After 30 years in the restaurant business, owning and operating 23 independent restaurants, Roger Roessler’s takeaway was that pinot noir is a delectable food wine.
“It became clear to me that pinot noir separated itself from other wines when it came to pairing them with food,” he said.
The vintner is behind our wine-of-the-week winner – Roger Roessler’s Black Pine, 2015 Sonoma Coast Pinot Noir at $30.
This is a gorgeous pinot noir and a rare find at this price point. What sets it apart is its great bones -- structure -- coupled with its concentrated cherry flavors. Notes of earth and spice are also in the mix. It’s an impressive pinot noir that over delivers.
Roessler is clearly smitten with pinot noir.
“She’s elegance, delicate and finesse all wrapped into one,” he said, referring to the varietal. “While each vintage brings its own set of challenges, she rewards patience.”
Roessler moved to Sonoma in 1989 to help renovate the Swiss Hotel. By July of 2000, he was chatting with a winemaker friend over lunch at the restaurant, toying with the idea of sourcing some pinot noir from Buck and Angelo Sangiacomo.
“They were kind enough to sell me two tons of fruit that September and my passion for pinot set roots,” he said.
In 2003 Roessler purchased 40 acres, cleared and planted pinot noir near Annapolis, and, in 2005, purchased another vineyard in Anderson Valley.
“Just as I spent many years learning the restaurant business, my time making wine has been a great learning experience,” he said. “I love blending different components -- clones, exceptional vineyard sites, and amazing pinot noir lots from all over the Sonoma Coast -- to craft an elegant, balanced and intense wine.”
Roessler said collaborating with his winemaker, Drew Huffine, on the blending process has become one of the most exciting parts of the business for him.
The die-hard Cardinal fan, now 70, was born and raised in Columbia, Illinois, a small farming community close to St Louis. He studied at Southern Illinois University, but had his sights set on the restaurant business for as long as he could remember. He moved to California in 1968 to open his first restaurant in the Bay Area shortly after turning 21.
“I’ve relied on my 30 years of owning and operating restaurants, where my passion was creating memorable dining experiences for guests,” Roessler said. “It was about doing the little things. That has translated to a similar passion for crafting wines that exceed people’s expectations.”
WHERE TO SEE PYGMY TREES
It’s estimated that less than 2,000 total acres of the rare pygmy ecotome remains, scattered and largely unprotected in Mendocino and northern Sonoma Counties, where they’ve been used for garbage dumps, airstrips, and private development. Thanks to ongoing conservation efforts – Hans Jenny’s wife and Teresa Sholar’s husband brought the first successful lawsuit to limit their destruction with the Sierra Club in the 1980’s – some are now under California State protection and accessible to the public.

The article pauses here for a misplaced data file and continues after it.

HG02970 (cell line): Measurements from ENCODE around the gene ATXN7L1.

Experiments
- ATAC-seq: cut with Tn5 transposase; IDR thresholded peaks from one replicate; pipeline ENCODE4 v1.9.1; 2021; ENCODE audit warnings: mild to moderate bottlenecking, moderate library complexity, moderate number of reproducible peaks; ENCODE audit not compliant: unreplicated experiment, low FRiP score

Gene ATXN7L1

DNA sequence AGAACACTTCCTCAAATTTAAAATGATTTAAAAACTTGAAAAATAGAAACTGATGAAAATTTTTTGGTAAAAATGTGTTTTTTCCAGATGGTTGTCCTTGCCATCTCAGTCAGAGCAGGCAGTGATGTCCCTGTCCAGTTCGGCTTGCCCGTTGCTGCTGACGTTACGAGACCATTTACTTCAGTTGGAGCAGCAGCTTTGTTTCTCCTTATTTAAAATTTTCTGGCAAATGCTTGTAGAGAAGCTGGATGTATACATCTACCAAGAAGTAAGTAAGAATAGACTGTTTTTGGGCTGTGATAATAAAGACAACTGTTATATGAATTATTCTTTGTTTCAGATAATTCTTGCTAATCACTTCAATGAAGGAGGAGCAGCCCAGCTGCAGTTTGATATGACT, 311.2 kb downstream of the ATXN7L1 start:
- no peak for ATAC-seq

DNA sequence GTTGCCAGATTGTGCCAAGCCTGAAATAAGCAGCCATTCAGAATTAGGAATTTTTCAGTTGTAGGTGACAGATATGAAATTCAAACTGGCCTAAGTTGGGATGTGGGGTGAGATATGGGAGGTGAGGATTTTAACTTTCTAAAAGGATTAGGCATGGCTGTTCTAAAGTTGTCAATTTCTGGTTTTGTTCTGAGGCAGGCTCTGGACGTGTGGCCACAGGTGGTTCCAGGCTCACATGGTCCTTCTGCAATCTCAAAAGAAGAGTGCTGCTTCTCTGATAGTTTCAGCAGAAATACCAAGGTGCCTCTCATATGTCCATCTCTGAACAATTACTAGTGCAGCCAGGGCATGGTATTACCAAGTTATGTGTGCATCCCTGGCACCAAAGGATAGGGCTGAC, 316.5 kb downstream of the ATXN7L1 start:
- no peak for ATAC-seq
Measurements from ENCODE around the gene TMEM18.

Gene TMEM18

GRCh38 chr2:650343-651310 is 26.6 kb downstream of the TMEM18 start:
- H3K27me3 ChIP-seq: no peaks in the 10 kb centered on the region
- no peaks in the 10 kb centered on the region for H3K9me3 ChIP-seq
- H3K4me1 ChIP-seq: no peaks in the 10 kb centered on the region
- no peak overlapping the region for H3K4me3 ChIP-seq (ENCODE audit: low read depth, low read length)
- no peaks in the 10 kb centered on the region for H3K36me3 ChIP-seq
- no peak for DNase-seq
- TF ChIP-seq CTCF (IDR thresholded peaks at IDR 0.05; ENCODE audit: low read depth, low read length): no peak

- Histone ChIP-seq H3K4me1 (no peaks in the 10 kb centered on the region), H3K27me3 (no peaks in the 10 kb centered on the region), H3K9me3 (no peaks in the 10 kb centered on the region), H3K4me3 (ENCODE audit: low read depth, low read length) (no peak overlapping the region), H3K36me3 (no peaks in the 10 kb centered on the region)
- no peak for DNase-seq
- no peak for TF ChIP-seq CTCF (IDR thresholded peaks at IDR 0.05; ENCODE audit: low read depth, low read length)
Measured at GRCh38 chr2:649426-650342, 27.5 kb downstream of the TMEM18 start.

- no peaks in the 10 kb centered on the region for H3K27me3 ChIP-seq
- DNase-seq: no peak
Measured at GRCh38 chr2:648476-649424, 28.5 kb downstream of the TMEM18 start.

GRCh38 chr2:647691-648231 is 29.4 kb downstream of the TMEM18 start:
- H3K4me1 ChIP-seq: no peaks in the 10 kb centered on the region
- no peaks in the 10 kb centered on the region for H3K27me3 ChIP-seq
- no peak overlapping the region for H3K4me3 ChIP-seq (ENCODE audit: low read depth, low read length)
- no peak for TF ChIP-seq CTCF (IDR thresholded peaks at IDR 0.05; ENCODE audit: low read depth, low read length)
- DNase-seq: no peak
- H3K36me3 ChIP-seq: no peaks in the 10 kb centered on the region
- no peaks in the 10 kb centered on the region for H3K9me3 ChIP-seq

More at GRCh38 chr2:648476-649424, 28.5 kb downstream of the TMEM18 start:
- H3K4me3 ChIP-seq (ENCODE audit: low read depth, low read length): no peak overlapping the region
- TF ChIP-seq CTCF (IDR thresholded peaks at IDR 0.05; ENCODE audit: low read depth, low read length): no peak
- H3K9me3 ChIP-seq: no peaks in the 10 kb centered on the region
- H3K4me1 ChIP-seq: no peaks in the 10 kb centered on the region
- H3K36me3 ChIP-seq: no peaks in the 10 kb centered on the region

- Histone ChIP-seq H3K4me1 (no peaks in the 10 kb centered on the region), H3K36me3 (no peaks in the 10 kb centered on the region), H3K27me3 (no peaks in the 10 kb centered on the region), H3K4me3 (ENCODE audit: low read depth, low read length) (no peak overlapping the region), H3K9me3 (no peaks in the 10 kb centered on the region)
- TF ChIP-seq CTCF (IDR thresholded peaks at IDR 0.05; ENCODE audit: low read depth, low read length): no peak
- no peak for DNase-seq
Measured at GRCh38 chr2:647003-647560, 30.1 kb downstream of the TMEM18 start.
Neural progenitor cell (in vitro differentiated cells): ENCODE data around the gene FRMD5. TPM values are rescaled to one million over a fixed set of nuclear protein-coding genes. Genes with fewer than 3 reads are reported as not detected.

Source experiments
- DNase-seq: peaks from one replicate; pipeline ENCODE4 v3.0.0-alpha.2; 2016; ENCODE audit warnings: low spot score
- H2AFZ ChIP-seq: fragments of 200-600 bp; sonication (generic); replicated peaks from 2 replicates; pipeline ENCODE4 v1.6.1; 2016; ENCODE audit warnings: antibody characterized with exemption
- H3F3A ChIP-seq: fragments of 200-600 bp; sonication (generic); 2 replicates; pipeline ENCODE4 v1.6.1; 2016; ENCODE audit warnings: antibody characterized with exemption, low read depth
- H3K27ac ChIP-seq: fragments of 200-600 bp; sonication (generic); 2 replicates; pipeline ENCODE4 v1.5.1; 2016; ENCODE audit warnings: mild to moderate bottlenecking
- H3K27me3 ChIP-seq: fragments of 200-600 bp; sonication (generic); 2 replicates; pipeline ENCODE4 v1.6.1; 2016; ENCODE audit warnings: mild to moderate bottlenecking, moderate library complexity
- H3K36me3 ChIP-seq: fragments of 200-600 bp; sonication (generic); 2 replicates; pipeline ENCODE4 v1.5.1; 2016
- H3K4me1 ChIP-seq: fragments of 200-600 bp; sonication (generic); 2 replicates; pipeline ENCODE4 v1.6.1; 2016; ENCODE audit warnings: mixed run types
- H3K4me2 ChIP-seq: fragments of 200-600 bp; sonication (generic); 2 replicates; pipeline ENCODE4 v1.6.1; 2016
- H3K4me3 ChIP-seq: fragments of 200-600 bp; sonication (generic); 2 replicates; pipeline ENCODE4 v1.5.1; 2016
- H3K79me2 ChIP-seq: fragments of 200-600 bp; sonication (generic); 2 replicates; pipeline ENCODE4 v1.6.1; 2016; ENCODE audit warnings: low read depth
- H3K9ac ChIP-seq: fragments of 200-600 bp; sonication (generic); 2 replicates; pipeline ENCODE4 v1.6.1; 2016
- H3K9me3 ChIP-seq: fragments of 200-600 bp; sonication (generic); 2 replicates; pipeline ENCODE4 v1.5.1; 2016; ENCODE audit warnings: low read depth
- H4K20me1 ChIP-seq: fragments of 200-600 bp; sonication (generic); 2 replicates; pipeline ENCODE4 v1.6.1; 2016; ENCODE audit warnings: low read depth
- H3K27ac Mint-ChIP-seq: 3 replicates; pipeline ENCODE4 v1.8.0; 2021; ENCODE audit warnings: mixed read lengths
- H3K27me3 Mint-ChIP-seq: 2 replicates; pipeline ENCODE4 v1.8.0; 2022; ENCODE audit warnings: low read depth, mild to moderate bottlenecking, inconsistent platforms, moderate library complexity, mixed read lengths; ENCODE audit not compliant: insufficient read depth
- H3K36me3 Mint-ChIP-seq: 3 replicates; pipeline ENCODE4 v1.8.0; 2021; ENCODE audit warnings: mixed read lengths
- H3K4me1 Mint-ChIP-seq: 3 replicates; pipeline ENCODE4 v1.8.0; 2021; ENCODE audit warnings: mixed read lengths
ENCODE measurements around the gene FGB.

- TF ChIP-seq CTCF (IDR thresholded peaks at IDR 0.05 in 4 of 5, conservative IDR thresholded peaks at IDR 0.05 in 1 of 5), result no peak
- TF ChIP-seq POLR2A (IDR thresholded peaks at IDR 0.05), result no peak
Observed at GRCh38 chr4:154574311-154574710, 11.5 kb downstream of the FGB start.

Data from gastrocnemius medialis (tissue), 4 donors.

Here’s where to see them:
Jug Handle State Natural Reserve
Jug Handle State Natural Reserve, five miles north of Mendocino, has a 2.5 mile easy to moderate trail that starts at the ocean and climbs a well-signed Ecological Staircase through a beautiful sequence of plants and forests on five terraces, with the Pygmy Forest at the topmost. Parking and trailhead are just off Hwy 1, and a self-guided nature tour provides interesting detail on what you’re seeing. Open sunrise to sunset, it’s free. No camping in the Reserve, but available nearby.
Van Damme State Park
Van Damme State Park, just south of Mendocino, provides two ways to see the pygmies. Walking up the aptly named and lush green Fern Canyon trail, the Pygmy Forest is about 8 miles from the trailhead, and 500 feet higher. Alternatively, one can drive to a 0.25 mile short Pygmy loop in the Park, by turning east on Little River Airport Road, just south of Mendocino on Hwy 1. Drive inland for 2.8 miles to the signed parking lot and trailhead on your left. The pygmy forest trail here is actually a raised wooden platform, to protect the extremely slow growing life underfoot, and wheelchair accessible. The State Park has an $8 day use fee, but the Airport Road access is free. Camping is available in the park.
Salt Point State Park
Salt Point State Park, 20 miles north of Jenner on Highway 1, has a 1.4 mile long hike to Pygmy Forest, out and back, or add another mile to do the hike as a loop. For both, start from the Woodside Campground parking area on the east side of the highway just south of the main park entrance. Take Central Trail to North Trail, climbing through redwoods and marine terraces 500 feet in elevation to the pygmy section, which has a somewhat different mix of trees (no Bolander pine) than the Mendocino sections. Park fee is $8. Camping is available in the park.